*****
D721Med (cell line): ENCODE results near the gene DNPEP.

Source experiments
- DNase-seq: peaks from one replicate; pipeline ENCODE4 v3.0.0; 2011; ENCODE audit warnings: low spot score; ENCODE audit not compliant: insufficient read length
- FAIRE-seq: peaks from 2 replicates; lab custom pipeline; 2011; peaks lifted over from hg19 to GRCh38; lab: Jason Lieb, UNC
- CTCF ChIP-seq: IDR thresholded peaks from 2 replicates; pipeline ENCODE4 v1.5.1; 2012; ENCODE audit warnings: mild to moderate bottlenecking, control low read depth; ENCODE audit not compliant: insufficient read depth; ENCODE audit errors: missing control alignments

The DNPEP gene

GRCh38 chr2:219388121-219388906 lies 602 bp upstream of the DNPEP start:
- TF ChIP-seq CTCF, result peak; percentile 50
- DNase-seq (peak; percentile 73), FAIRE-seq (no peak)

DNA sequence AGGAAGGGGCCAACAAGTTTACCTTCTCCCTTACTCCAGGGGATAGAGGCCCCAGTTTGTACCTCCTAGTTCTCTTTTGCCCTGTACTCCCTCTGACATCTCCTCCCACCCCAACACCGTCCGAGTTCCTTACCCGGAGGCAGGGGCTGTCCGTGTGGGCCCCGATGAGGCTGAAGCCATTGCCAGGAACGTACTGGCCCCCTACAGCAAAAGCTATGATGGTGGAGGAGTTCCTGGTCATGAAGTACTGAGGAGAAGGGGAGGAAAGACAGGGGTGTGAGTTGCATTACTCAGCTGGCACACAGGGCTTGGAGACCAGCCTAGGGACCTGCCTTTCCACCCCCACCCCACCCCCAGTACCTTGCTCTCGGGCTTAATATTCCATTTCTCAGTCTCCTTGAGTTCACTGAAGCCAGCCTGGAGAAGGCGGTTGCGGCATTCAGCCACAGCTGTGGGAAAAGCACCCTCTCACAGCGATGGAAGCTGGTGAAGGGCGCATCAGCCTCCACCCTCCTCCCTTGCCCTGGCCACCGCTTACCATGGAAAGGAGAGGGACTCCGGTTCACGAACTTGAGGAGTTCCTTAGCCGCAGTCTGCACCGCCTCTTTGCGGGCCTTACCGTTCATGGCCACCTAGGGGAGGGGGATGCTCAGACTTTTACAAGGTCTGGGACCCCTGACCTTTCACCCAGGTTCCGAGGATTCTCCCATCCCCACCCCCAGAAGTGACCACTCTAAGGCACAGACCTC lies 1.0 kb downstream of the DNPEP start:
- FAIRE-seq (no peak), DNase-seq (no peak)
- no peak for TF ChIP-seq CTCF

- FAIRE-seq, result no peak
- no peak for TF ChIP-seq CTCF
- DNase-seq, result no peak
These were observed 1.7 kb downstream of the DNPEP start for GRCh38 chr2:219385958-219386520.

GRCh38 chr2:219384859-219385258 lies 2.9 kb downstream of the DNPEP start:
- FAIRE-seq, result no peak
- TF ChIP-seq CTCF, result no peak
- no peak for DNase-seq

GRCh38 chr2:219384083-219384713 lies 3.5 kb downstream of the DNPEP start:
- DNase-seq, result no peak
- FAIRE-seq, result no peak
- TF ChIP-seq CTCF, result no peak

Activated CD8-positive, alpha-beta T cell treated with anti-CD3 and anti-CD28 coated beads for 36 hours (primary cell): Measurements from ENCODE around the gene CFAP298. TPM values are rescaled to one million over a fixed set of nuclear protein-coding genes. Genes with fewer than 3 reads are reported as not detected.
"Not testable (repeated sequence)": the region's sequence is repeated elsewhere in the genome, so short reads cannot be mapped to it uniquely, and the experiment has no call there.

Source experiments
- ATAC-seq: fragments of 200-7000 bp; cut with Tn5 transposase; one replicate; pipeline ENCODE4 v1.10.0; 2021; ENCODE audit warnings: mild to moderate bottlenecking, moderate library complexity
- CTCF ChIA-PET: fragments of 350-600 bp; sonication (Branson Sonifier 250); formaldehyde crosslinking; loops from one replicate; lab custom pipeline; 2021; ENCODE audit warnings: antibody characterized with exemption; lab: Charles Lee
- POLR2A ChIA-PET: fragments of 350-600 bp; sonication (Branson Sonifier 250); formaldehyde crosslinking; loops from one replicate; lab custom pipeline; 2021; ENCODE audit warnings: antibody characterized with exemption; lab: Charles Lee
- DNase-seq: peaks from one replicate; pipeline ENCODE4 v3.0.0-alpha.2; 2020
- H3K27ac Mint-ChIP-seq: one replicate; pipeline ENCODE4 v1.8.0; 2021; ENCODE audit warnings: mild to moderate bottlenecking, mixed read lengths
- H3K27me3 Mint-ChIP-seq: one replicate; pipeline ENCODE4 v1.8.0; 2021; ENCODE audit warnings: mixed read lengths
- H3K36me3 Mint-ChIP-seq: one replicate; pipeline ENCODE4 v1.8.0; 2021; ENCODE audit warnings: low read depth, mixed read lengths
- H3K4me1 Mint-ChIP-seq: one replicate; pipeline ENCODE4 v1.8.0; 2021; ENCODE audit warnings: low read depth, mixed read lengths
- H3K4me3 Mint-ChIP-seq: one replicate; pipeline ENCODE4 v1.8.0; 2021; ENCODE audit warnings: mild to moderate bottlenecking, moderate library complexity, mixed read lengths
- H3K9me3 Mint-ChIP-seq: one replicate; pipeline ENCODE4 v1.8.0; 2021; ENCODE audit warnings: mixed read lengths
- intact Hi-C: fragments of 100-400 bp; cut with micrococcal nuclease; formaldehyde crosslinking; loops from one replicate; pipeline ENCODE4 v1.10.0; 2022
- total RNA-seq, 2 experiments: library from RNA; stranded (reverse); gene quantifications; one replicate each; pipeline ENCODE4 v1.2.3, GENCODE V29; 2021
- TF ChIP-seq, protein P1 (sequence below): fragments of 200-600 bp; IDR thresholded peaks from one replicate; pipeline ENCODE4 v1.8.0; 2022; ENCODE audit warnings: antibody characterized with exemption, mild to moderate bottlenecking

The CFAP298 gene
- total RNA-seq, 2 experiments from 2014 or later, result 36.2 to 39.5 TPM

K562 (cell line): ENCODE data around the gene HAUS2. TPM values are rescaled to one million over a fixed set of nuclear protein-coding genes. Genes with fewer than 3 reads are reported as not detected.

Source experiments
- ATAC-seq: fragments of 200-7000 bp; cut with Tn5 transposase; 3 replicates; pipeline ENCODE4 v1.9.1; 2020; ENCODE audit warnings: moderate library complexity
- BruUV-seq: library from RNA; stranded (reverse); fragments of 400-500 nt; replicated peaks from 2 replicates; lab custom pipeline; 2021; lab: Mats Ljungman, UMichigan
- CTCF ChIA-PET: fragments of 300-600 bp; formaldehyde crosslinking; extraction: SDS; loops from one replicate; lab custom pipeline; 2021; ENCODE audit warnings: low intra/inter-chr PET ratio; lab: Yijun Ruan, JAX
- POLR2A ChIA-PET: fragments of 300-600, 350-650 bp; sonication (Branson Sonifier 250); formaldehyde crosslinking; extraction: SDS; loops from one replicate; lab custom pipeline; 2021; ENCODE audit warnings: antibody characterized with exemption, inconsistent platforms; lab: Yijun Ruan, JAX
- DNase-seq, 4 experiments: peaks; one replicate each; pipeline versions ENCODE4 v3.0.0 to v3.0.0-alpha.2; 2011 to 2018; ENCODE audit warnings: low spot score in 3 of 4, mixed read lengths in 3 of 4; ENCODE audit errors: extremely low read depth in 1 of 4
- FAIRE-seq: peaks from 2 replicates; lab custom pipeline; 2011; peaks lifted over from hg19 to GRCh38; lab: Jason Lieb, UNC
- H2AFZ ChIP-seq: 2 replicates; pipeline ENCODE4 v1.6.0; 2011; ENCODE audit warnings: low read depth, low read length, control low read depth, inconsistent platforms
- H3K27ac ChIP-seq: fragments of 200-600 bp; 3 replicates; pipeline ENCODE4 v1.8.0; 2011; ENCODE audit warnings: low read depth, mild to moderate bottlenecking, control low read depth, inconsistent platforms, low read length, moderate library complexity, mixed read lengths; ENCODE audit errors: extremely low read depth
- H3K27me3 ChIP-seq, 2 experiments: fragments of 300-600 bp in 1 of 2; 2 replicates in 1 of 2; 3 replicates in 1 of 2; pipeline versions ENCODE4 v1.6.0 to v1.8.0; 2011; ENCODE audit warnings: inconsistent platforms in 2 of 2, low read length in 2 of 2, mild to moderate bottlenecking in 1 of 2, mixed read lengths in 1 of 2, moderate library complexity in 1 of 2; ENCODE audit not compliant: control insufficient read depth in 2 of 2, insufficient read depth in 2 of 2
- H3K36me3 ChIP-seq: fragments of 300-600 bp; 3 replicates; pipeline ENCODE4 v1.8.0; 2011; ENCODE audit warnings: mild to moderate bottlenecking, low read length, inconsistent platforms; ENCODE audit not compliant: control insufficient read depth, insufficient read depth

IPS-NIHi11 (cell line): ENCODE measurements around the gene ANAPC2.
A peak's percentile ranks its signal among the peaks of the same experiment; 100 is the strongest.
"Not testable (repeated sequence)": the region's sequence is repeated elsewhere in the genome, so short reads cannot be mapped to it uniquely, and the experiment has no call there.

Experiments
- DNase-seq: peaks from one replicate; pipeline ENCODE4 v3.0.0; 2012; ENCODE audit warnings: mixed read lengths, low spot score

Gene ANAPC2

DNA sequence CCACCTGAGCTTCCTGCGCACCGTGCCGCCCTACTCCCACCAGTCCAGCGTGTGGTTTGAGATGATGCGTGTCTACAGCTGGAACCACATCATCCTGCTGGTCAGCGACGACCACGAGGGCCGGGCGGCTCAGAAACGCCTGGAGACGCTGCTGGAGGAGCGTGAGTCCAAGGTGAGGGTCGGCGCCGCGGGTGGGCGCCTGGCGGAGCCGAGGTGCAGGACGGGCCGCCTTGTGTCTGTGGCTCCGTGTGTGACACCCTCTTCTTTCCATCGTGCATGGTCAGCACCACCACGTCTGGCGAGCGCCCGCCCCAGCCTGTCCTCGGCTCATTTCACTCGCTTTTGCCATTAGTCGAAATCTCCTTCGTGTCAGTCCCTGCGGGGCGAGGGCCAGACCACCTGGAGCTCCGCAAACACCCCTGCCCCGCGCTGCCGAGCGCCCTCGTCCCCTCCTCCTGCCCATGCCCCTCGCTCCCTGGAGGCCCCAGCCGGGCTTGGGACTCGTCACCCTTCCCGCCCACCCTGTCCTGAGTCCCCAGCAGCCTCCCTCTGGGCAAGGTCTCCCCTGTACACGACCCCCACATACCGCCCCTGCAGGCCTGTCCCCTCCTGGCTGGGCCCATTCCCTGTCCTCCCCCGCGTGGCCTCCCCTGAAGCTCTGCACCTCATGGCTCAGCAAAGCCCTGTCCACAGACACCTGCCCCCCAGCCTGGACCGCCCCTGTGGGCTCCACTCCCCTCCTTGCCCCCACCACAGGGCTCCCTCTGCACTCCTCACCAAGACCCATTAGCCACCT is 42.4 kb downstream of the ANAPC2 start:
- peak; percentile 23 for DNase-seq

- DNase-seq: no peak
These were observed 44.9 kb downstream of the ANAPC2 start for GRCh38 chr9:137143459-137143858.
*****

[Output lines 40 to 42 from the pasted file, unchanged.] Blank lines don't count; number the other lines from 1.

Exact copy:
- TF ChIP-seq, protein P1 (sequence below): fragments of 200-600 bp; IDR thresholded peaks from one replicate; pipeline ENCODE4 v1.8.0; 2022; ENCODE audit warnings: antibody characterized with exemption, mild to moderate bottlenecking

The CFAP298 gene
- total RNA-seq, 2 experiments from 2014 or later, result 36.2 to 39.5 TPM